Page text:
Wednesday, 4 October 2017
Prince George's Exhibit Hall D/E (Gaylord National Resort and Convention Center)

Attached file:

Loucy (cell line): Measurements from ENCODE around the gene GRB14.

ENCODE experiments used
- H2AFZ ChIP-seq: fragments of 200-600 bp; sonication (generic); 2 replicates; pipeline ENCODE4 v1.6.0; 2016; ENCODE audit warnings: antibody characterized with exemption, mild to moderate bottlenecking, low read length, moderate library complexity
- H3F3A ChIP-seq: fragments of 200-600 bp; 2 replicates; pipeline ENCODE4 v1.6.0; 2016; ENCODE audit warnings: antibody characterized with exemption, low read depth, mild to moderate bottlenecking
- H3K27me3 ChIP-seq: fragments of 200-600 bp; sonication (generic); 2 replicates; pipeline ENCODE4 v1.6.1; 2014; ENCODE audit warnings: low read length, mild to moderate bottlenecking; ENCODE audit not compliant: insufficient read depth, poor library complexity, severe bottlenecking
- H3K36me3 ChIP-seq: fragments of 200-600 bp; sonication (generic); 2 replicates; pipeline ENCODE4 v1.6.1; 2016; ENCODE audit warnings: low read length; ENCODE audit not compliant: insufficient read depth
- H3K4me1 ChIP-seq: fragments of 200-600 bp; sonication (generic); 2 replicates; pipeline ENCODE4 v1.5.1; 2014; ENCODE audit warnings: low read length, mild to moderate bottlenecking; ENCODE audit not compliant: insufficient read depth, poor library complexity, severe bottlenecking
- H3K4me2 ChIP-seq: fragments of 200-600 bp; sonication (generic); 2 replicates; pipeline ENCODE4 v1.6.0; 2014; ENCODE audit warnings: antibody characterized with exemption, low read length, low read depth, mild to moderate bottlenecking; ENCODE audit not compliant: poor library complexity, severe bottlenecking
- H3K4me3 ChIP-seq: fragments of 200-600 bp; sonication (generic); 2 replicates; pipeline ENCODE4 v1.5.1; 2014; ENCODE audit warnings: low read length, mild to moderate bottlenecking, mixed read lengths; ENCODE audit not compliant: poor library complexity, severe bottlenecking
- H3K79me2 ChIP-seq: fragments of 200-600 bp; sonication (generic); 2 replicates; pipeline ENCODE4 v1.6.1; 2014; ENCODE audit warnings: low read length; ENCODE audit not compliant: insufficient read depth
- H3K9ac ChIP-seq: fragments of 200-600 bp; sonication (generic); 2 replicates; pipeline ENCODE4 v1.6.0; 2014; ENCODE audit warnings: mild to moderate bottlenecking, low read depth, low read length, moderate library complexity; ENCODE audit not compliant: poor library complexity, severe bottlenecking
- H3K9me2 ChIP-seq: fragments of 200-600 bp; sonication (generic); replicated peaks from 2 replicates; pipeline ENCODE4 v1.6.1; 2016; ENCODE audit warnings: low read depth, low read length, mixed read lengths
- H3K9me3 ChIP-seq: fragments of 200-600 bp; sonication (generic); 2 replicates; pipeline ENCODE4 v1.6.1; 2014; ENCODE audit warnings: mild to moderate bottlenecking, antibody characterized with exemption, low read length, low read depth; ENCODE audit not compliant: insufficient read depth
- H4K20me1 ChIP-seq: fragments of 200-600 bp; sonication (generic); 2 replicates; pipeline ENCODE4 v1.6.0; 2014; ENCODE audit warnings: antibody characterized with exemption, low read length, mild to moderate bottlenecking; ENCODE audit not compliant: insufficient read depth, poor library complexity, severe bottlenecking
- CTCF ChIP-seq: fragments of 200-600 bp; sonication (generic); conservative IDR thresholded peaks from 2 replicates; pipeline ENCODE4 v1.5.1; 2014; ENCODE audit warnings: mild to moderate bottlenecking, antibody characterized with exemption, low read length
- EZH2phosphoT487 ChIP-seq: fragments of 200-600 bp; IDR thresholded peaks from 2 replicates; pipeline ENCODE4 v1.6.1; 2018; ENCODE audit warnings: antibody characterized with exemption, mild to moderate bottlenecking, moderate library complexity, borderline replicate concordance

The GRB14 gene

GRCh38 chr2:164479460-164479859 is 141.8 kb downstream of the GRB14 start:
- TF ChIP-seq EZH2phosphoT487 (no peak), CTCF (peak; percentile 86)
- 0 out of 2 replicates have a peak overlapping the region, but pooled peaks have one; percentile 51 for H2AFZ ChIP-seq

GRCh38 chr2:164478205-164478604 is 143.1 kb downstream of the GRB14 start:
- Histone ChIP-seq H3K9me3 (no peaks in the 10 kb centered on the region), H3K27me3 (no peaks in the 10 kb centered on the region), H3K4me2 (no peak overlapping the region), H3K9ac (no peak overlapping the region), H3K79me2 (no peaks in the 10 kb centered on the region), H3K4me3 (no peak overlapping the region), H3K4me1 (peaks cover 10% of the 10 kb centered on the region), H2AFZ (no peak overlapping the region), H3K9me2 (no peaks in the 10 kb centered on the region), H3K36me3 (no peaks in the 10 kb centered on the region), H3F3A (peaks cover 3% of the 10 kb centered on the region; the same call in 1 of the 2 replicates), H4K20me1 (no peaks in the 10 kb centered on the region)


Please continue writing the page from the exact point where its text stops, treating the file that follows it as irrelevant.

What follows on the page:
Development of lithium-ion batteries (LIBs) has led to the success of portable electronics and LIBs have gained a great deal of attention as power sources for emerging applications such as wearable devices, electric vehicles and robots. However, current LIBs reached technological limits for increasing their energy densities. To address this issue, much research effort has been devoted to finding high capacity electrode materials to replace currently used materials such as graphite anode in LIBs. Silicon (Si)-based anodes have attracted tremendous interest due to the huge theoretical capacity (3579 mAh g-1 and 2190 mAh cm-3) of Si. However, the huge volume expansion/contraction of Si during cycling lead to drastic capacity degradation. Recently, porous silicon materials have been revealed to alleviate the adverse effects arising from the large volume change of Si, thus showing outstanding electrochemical performances. However, their use in LIBs suffers from the complicated and limited routes for their synthesis. In this presentation, we represent a porous Si anode material prepared by a scalable and nontoxic chemical etching process. The resulting porous Si anode exhibited excellent cycle performance with a high discharge capacity as well as high dimensional stability. This material synthesis concept presented herein represents a means of improving the electrochemical properties of porous Si anode materials for use in commercial LIBs.